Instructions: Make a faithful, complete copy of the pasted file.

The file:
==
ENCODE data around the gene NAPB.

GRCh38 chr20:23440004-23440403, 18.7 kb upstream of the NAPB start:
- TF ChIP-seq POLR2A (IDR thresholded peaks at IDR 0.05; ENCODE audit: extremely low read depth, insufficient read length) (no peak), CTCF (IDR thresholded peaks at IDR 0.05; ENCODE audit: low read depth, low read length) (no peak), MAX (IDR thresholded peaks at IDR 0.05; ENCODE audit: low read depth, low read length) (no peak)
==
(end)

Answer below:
ENCODE data around the gene NAPB.

GRCh38 chr20:23440004-23440403, 18.7 kb upstream of the NAPB start:
- TF ChIP-seq POLR2A (IDR thresholded peaks at IDR 0.05; ENCODE audit: extremely low read depth, insufficient read length) (no peak), CTCF (IDR thresholded peaks at IDR 0.05; ENCODE audit: low read depth, low read length) (no peak), MAX (IDR thresholded peaks at IDR 0.05; ENCODE audit: low read depth, low read length) (no peak)